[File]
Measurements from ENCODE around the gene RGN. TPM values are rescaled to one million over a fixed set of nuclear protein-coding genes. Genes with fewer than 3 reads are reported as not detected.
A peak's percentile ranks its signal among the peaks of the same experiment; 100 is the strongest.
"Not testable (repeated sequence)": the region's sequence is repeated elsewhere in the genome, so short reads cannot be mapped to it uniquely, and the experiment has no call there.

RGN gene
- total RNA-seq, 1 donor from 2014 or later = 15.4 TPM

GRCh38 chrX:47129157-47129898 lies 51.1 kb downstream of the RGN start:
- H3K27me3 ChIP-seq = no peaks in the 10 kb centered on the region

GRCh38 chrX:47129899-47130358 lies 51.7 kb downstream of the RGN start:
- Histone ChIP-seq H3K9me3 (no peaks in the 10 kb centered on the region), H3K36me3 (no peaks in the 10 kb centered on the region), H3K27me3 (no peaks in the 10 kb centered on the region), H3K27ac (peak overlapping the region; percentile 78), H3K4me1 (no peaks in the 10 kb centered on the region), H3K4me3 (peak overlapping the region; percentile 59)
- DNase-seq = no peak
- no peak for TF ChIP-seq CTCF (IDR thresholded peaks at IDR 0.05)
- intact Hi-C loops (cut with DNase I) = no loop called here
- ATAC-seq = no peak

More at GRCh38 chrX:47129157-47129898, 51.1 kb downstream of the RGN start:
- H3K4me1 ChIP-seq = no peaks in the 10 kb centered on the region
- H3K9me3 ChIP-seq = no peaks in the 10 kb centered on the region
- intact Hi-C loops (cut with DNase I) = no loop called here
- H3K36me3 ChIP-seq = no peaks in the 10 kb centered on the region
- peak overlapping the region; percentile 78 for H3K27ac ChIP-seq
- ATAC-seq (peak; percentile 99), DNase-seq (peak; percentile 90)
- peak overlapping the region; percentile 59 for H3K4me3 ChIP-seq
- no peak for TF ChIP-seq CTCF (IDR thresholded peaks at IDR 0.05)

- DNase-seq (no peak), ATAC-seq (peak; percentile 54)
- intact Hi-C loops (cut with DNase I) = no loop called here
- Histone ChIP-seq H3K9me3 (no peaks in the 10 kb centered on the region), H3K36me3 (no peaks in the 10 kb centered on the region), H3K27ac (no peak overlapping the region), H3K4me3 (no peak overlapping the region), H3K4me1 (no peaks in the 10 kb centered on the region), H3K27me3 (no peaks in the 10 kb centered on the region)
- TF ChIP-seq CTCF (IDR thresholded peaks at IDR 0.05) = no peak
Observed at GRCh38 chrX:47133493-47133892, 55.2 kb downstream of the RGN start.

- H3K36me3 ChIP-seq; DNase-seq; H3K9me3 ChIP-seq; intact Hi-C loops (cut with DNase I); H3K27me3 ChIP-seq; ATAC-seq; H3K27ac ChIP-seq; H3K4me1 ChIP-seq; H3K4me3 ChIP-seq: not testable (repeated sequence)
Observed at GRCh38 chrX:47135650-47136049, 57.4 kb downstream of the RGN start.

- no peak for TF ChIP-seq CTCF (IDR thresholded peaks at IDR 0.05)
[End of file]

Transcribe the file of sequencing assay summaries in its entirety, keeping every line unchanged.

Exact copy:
Measurements from ENCODE around the gene RGN. TPM values are rescaled to one million over a fixed set of nuclear protein-coding genes. Genes with fewer than 3 reads are reported as not detected.
A peak's percentile ranks its signal among the peaks of the same experiment; 100 is the strongest.
"Not testable (repeated sequence)": the region's sequence is repeated elsewhere in the genome, so short reads cannot be mapped to it uniquely, and the experiment has no call there.

RGN gene
- total RNA-seq, 1 donor from 2014 or later = 15.4 TPM

GRCh38 chrX:47129157-47129898 lies 51.1 kb downstream of the RGN start:
- H3K27me3 ChIP-seq = no peaks in the 10 kb centered on the region

GRCh38 chrX:47129899-47130358 lies 51.7 kb downstream of the RGN start:
- Histone ChIP-seq H3K9me3 (no peaks in the 10 kb centered on the region), H3K36me3 (no peaks in the 10 kb centered on the region), H3K27me3 (no peaks in the 10 kb centered on the region), H3K27ac (peak overlapping the region; percentile 78), H3K4me1 (no peaks in the 10 kb centered on the region), H3K4me3 (peak overlapping the region; percentile 59)
- DNase-seq = no peak
- no peak for TF ChIP-seq CTCF (IDR thresholded peaks at IDR 0.05)
- intact Hi-C loops (cut with DNase I) = no loop called here
- ATAC-seq = no peak

More at GRCh38 chrX:47129157-47129898, 51.1 kb downstream of the RGN start:
- H3K4me1 ChIP-seq = no peaks in the 10 kb centered on the region
- H3K9me3 ChIP-seq = no peaks in the 10 kb centered on the region
- intact Hi-C loops (cut with DNase I) = no loop called here
- H3K36me3 ChIP-seq = no peaks in the 10 kb centered on the region
- peak overlapping the region; percentile 78 for H3K27ac ChIP-seq
- ATAC-seq (peak; percentile 99), DNase-seq (peak; percentile 90)
- peak overlapping the region; percentile 59 for H3K4me3 ChIP-seq
- no peak for TF ChIP-seq CTCF (IDR thresholded peaks at IDR 0.05)

- DNase-seq (no peak), ATAC-seq (peak; percentile 54)
- intact Hi-C loops (cut with DNase I) = no loop called here
- Histone ChIP-seq H3K9me3 (no peaks in the 10 kb centered on the region), H3K36me3 (no peaks in the 10 kb centered on the region), H3K27ac (no peak overlapping the region), H3K4me3 (no peak overlapping the region), H3K4me1 (no peaks in the 10 kb centered on the region), H3K27me3 (no peaks in the 10 kb centered on the region)
- TF ChIP-seq CTCF (IDR thresholded peaks at IDR 0.05) = no peak
Observed at GRCh38 chrX:47133493-47133892, 55.2 kb downstream of the RGN start.

- H3K36me3 ChIP-seq; DNase-seq; H3K9me3 ChIP-seq; intact Hi-C loops (cut with DNase I); H3K27me3 ChIP-seq; ATAC-seq; H3K27ac ChIP-seq; H3K4me1 ChIP-seq; H3K4me3 ChIP-seq: not testable (repeated sequence)
Observed at GRCh38 chrX:47135650-47136049, 57.4 kb downstream of the RGN start.

- no peak for TF ChIP-seq CTCF (IDR thresholded peaks at IDR 0.05)